Because lw y if the horizontal well passes through

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Unformatted text preview: appropriate parameters for b, bw, Kh, and Ky, yields (28) , and . As noted in figure 35, it is common that Δz will be much smaller than Δx or Δy. The linear well-loss coefficient (B), as described for a vertical well by equation 10, is examined next. Start by (29) (30) where By is the linear well-loss coefficient for the case of a horizontal well oriented in the y-direction, and Lw is the length of the horizontal well in the cell. Because Lw = Δy if the horizontal well passes through the entire length of the cell, equation 30 can be further reduced to . (31) 34 Revised Multi-Node Well (MNW2) Package for MODFLOW Ground-Water Flow Model Similarly, the linear well-loss coefficient for the case of a horizontal well oriented in the x-direction can be computed from . (32) The nonlinear well-loss coefficient (C) and related power term (P) do not explicitly depend on well or aquifer parameters, but are typically derived from certain types of well tests. Thus, given the estimates derived from field tests, no additional adjustments are needed to account for the well being horizontal. Equations 8, 10, 26, 28, 31, and 32 provide the means to compute CWC for each of three coordinate directions (recalling that no partial penetration corrections are made for nonvertical wells). The cell-to-well conductance per unit length in each principal direction can be represented by CLi, where i is the index for the x-, y-, and z- directions. CLi values for wells oriented in the three principal directions can be calculated from a modified version of equation 15: , (33) where i is the principal direction aligned with the well, j and k are the two orthogonal principal directions, Δxi represents Δx, Δy, or Δz depending on the orientation of i, and Lwi represents the length of a hypothetical fully-penetrating well aligned with the principal direction. The values of , , and constitute the semiaxes of the ellipsoid. Then, knowing the direction of the well’s orientation, the ellipsoid can be used to compute the correct value of CL in that direction. Finally, knowing the length of the well (or well segment) in that direction, multiply CLi by Lw (the length of the well in the cell) to compute the value of CWC for the well (or well segment) having that orientation and length. It is possible that a multi-node well passing through a particular grid cell to which it is connected might change direction at the node (fig. 36) (in fact, direction changes can only occur at nodes). In this case, the value of CWC is computed for each of the two segments in the cell separately because CWC can vary as a function of the well orientation; the total CWC for that cell is taken as the sum of the two components. The total length of the well within the cell is the sum of the lengths of the two segments. It is assumed that the alignment and orientation of a nonvertical well are adequately described by the line connecting successive active nodes of the multi-node well. The slant (or tilt angle), orientation (direction or angle of well axis relative to the x-direction of the MODFLOW grid), and length of that section of the well are determined by MNW2 on the basis of geometric considerations. The orientation and alignment of a nonvertical well or well segment can be given in terms of two angles, θ and ω, which respectively define the angle in the horizontal plane that the trace of the well makes with the x-direction of the model grid and the slant (or tilt angle) of the borehole alignment in the vertical plane containing the well, measured as a deviation from the vertically downward direction (fig. 37). By this convention, for example, a horizontal well oriented parallel to the x-direction would have values of θ = 0° and ω = 90°. If a well changes orientation or dip along its length, these same conventions apply to each individual linear segment of a well between two nodes. Because multinode wells are always defined in terms of connected nodes of the MODFLOW grid, well segments are assumed to be linear between nodes (fig. 36). MNW2 will automatically calculate θ and ω, when appropriate, and the user does not have to specify these values. If a nonvertical well, as defined by associated grid nodes to which it is connected, passes through a cell not associated with the multi-node well, it is assumed that the part of the well casing that passes through the unconnected cell of the grid is a blank (unperforated) section of casing (fig. 38). Thus, this part of the well does not contribute to the calculated cell-to-well conductance, although it is considered part of the total length of the well. Note that information describing open and closed intervals of a multi-node well are included in certain output files. By analogy to the development of Voss and Provost (2002), the effective value of cell-to-well conductance per unit length of well (CL) for a well oriented at angles θ and ω is calculated from (34) (A.M. Provost, USGS, written commun., 2008). The value of CL is...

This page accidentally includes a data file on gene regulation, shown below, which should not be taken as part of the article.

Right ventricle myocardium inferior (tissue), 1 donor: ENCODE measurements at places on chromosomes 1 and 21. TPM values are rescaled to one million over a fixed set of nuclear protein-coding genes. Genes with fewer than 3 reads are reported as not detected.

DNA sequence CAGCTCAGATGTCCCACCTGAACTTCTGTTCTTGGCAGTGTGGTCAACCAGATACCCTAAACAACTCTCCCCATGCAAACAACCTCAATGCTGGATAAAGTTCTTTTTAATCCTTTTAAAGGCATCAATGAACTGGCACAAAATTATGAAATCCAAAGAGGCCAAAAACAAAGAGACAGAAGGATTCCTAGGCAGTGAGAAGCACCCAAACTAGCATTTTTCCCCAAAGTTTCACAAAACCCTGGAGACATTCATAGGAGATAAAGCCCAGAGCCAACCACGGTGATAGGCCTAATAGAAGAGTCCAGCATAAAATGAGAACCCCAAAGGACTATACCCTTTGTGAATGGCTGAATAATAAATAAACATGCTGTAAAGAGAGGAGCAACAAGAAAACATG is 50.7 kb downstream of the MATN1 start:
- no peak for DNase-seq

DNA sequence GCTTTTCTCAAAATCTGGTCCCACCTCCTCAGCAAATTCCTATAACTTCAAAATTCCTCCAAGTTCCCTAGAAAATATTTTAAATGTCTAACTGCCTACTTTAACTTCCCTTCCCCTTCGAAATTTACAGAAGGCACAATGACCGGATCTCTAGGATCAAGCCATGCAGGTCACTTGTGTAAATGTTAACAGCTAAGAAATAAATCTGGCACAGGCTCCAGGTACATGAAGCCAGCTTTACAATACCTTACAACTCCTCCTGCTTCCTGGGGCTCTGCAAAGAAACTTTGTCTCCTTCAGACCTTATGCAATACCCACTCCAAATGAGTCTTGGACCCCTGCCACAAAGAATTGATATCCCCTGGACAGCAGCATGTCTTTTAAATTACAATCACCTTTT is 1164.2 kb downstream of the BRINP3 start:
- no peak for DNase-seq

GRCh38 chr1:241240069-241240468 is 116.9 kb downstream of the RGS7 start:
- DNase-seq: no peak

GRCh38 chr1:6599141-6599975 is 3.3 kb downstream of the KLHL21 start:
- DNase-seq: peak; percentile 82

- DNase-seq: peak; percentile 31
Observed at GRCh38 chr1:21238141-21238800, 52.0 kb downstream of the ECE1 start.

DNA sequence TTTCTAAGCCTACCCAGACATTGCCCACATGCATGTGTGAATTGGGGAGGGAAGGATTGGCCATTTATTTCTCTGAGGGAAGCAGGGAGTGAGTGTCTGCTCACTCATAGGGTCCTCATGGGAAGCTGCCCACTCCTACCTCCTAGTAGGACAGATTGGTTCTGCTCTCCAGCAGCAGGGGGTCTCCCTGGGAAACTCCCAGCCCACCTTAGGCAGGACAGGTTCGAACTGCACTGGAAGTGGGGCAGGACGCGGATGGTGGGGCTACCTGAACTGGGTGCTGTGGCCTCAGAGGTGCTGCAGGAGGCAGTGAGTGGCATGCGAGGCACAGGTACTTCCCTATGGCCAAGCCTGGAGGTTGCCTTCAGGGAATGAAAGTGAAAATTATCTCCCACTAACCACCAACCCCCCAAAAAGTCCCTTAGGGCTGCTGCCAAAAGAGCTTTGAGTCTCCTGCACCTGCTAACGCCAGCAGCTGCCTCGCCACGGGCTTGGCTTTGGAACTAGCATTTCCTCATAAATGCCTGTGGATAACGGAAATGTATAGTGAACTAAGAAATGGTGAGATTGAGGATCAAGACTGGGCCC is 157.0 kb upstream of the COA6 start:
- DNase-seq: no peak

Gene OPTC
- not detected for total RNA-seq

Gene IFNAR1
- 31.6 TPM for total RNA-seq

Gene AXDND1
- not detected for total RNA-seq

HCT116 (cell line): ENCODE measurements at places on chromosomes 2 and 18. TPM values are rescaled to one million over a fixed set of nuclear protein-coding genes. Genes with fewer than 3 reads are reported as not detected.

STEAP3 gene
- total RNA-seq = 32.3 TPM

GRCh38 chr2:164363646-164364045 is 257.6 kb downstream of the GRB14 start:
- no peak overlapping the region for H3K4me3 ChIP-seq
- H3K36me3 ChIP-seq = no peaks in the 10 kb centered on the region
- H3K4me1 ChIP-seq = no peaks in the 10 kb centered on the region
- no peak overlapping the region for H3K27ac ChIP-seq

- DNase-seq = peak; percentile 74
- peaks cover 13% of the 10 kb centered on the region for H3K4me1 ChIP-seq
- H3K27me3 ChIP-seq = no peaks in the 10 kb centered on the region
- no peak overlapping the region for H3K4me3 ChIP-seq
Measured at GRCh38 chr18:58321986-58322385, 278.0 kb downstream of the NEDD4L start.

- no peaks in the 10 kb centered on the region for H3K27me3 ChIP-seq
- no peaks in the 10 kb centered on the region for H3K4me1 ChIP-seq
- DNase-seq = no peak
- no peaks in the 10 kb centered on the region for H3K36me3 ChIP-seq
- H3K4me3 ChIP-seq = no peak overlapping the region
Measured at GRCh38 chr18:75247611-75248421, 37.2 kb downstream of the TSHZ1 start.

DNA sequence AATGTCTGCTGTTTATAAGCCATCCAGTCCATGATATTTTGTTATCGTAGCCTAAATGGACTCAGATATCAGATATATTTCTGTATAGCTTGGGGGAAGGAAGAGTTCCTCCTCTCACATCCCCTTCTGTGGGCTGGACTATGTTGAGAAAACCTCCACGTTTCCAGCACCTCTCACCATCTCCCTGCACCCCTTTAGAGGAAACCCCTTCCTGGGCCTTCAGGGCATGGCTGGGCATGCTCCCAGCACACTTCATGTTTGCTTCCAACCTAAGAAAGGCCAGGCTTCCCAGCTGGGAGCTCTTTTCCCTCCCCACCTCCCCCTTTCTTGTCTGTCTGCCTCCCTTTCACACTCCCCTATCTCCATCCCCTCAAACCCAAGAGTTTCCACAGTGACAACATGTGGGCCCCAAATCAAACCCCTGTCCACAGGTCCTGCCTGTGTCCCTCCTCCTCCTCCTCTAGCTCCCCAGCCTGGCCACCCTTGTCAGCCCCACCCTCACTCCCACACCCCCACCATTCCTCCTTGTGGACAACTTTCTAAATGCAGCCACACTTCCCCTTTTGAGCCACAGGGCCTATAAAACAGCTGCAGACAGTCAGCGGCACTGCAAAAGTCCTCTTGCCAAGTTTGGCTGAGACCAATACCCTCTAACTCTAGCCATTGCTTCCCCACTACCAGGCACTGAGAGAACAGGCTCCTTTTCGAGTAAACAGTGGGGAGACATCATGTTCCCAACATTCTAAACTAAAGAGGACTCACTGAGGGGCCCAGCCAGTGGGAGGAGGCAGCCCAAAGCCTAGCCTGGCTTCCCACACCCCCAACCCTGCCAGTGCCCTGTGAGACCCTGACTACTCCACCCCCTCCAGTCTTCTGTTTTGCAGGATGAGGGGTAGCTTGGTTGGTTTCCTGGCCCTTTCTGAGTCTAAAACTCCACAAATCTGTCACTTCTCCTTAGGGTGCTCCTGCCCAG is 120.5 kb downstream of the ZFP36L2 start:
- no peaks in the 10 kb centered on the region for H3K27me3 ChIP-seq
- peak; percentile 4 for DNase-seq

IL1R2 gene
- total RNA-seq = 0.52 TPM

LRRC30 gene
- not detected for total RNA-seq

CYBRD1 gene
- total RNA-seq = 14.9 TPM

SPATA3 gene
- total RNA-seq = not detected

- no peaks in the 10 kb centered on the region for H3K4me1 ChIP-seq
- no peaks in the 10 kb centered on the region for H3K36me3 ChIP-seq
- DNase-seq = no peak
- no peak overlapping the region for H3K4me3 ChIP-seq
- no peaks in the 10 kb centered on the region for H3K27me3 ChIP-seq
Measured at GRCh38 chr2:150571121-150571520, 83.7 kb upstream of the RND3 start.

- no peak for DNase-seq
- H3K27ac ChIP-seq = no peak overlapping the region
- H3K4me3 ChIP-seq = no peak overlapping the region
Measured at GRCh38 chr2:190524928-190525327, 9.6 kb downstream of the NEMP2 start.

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This document was uploaded on 01/20/2014.

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